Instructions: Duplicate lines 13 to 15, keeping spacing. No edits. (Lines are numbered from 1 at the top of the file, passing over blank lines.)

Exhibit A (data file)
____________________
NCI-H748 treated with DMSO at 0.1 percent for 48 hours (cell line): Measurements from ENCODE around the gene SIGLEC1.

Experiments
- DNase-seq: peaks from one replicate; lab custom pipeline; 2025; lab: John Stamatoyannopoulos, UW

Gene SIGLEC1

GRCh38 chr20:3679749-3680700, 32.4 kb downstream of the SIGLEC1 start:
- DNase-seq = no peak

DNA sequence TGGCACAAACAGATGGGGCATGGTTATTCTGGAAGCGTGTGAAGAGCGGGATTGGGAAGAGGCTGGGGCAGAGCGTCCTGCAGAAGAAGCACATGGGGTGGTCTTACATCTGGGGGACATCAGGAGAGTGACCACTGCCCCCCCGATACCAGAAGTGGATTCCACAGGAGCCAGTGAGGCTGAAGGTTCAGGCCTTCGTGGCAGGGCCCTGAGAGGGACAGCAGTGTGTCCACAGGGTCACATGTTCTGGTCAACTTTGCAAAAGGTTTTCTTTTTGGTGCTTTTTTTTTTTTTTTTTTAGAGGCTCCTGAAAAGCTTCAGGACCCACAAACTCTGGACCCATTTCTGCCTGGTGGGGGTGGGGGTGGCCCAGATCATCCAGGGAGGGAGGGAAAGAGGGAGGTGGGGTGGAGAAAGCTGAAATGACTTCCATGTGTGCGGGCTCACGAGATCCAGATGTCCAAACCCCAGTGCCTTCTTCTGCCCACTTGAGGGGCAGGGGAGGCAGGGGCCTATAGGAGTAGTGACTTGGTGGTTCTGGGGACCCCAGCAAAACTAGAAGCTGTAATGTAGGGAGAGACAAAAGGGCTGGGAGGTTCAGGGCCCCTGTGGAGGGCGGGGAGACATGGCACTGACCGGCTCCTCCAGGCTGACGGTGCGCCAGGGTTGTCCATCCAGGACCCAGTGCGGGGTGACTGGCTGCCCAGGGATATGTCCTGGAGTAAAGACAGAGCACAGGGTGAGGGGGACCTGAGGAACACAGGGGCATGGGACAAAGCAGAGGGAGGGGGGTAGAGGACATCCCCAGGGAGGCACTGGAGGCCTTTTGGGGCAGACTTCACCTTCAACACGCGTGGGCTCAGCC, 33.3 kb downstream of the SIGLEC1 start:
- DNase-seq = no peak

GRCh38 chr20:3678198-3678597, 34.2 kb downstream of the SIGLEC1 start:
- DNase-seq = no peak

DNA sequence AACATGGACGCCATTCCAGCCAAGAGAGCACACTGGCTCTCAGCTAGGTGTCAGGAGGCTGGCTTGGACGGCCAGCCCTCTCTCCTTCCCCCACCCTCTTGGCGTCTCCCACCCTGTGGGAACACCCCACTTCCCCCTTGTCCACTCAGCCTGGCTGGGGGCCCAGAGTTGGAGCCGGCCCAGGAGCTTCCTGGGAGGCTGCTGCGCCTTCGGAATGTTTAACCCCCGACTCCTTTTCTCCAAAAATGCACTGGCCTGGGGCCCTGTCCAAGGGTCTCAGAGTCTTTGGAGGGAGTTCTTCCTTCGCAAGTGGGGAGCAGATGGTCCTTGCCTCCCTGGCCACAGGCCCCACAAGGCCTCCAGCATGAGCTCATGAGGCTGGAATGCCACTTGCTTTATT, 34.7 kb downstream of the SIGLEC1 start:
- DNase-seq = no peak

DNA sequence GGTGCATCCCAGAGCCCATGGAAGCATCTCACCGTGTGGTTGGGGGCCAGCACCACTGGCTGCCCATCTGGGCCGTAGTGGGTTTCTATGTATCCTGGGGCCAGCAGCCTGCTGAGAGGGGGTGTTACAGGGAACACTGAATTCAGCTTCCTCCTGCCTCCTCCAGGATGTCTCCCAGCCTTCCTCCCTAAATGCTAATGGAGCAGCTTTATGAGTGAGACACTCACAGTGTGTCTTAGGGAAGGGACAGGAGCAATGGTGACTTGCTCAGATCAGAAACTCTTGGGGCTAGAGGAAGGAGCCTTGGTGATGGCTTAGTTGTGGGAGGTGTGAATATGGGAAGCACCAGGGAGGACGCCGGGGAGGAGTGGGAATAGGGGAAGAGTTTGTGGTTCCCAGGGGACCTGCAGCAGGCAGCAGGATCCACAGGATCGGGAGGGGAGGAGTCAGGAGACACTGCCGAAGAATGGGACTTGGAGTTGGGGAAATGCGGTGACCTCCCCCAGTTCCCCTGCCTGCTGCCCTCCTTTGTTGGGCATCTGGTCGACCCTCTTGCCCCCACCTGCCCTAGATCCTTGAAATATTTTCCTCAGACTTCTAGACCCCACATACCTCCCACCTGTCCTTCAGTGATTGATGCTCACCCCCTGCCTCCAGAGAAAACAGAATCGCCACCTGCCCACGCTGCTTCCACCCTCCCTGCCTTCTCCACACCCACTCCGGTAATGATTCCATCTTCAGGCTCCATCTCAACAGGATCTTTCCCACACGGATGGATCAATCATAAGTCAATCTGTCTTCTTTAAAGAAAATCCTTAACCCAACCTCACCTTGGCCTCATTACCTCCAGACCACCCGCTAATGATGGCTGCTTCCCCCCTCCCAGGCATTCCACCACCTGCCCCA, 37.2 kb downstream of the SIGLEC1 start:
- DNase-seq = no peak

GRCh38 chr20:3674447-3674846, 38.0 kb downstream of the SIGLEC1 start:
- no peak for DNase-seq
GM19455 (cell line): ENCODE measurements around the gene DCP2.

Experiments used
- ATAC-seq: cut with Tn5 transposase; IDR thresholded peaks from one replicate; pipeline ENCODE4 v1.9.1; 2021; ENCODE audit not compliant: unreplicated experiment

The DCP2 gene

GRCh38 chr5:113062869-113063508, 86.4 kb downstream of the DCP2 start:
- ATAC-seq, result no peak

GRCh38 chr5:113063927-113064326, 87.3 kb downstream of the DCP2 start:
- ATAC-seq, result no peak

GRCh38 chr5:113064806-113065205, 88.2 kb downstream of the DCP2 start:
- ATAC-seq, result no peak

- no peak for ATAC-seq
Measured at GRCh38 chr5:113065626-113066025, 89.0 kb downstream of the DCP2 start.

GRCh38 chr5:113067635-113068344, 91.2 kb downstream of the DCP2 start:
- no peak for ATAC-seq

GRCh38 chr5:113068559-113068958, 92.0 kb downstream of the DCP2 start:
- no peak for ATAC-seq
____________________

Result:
DNA sequence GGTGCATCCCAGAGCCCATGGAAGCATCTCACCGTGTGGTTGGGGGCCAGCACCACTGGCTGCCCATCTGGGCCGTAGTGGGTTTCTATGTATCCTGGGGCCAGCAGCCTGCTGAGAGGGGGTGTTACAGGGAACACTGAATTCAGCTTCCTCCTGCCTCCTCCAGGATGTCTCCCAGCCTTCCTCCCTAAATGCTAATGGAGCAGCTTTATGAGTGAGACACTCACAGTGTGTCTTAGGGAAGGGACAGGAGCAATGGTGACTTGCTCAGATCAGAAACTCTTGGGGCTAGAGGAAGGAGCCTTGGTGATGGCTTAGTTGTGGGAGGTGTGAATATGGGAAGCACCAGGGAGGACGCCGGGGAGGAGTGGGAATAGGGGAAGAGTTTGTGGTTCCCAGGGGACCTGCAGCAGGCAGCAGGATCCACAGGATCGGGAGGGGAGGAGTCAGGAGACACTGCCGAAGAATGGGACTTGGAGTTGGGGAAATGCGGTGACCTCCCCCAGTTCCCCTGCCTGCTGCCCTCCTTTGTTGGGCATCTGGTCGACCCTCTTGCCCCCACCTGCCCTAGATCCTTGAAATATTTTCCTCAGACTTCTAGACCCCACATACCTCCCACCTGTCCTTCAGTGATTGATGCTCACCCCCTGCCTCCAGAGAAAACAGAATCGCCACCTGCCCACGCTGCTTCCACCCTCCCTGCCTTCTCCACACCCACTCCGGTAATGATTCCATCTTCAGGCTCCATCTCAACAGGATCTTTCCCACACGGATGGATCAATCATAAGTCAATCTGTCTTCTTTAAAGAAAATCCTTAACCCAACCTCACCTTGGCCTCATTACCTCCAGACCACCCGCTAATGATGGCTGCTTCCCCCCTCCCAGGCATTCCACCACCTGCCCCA, 37.2 kb downstream of the SIGLEC1 start:
- DNase-seq = no peak

GRCh38 chr20:3674447-3674846, 38.0 kb downstream of the SIGLEC1 start: